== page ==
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Postmaster General Louis DeJoy leaves the Capitol after a meeting on Wednesday, August 5, 2020.

Postmaster General Louis DeJoy leaves the Capitol after a meeting on Wednesday, August 5, 2020. (Photo: Bill Clark/CQ-Roll Call, Inc. via Getty Images)

As DeJoy Readies New Assault on Postal Service, Pressure Grows for Biden to 'Clean House'

"My solution starts at the top: firing the whole board who presided over Trump and DeJoy's wrecking of USPS," said Rep. Bill Pascrell, Jr.

Jake Johnson

With Postmaster General Louis DeJoy reportedly preparing to unveil plans for another round of service cuts and operational changes as soon as this week, President Joe Biden is facing growing calls from lawmakers, mail carriers, and others to take urgent steps to protect the U.S. Postal Service from further damage, pave the way for DeJoy's removal, and shore up the agency's finances for the near and distant future.

The Washington Post reported over the weekend that DeJoy—a Republican megadonor to former President Donald Trump—soon intends to "outline a new vision for the agency, one that includes more service cuts, higher and region-specific pricing, and lower delivery expectations."

"We want a Board of Governors that understands fundamentally this is not called the United States Postal Business. It's not a profit-making business. It's here to serve the people."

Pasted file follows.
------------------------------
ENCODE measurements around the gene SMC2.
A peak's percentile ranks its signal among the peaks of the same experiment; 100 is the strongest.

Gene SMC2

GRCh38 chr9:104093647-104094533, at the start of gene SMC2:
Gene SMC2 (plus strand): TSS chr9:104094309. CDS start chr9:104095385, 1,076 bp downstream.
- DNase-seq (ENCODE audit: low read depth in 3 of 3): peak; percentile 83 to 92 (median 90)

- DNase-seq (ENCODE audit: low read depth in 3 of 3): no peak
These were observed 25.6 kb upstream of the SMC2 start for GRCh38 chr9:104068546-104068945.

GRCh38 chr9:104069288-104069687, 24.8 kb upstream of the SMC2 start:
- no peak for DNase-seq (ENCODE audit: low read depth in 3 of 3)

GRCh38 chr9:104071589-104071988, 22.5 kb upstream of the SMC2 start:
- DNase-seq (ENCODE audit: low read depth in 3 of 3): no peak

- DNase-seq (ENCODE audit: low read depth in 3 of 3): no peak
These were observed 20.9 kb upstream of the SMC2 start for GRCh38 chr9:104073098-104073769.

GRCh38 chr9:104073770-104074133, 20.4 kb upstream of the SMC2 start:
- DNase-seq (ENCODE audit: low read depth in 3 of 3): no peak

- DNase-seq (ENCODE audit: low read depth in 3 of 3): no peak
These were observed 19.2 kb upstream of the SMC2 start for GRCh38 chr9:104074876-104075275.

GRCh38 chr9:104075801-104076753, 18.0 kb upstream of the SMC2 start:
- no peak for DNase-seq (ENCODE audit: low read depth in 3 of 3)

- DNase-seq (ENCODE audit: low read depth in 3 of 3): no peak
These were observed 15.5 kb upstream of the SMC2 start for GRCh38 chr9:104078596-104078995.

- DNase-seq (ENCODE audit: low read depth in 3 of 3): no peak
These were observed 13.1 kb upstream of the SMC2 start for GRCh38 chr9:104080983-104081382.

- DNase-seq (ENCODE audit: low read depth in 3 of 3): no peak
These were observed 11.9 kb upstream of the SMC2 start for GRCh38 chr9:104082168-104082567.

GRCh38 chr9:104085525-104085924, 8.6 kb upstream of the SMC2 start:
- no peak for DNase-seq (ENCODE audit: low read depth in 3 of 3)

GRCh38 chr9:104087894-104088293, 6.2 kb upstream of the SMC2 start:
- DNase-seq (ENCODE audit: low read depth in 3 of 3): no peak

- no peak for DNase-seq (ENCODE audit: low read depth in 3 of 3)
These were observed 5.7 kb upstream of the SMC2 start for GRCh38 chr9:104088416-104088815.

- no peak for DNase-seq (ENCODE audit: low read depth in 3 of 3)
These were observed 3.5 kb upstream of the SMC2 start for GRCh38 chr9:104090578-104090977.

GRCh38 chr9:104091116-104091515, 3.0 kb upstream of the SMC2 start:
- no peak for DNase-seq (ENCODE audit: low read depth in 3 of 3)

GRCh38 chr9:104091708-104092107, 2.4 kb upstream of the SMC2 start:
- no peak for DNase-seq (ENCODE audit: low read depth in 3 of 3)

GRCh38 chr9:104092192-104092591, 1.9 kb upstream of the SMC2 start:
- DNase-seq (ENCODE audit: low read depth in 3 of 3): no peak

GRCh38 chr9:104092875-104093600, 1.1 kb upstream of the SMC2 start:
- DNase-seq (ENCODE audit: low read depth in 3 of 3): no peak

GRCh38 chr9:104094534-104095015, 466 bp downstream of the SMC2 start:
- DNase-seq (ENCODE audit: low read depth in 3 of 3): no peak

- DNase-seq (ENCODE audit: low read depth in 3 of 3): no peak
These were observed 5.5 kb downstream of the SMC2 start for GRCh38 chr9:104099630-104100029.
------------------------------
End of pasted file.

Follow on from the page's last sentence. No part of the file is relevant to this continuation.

—Mark Dimondstein, American Postal Workers Union

Meanwhile, the Post noted, "congressional Democrats are pressing President Biden to install new board members, creating a majority bloc that could oust DeJoy, a Trump loyalist whose aggressive cost-cutting over the summer has been singled out for much of the performance decline."

Appointed unanimously by the Trump-appointee-dominated Postal Service Board of Governors in May despite his complete lack of experience with the Postal Service, DeJoy wasted no time imposing sweeping operational changes at the mail agency that resulted in precipitous drops in performance in the weeks ahead of, during, and after the November presidential election—prompting accusations of politically motivated sabotage of the nation's most popular government institution.

While DeJoy was forced to temporarily suspend some of his operational changes last year in the face of a nationwide uproar and numerous court injunctions, the postmaster general now appears intent on moving forward with his plan to cripple the agency—a plan that has Democratic lawmakers and postal workers clamoring for action from the Biden administration.

Because Biden is prohibited by statute from firing DeJoy directly, congressional Democrats are urging the president to terminate every sitting postal governor—including those who publicly cheered on the postmaster general's changes as they produced major package backlogs nationwide and slowed delivery of prescription medicines and mail-in ballots—and replace them with officials willing to remove the postmaster general and protect the agency.

"My solution starts at the top: firing the whole board who presided over Trump and DeJoy's wrecking of USPS. Clean house," Rep. Bill Pascrell, Jr. (D-N.J.) tweeted Sunday.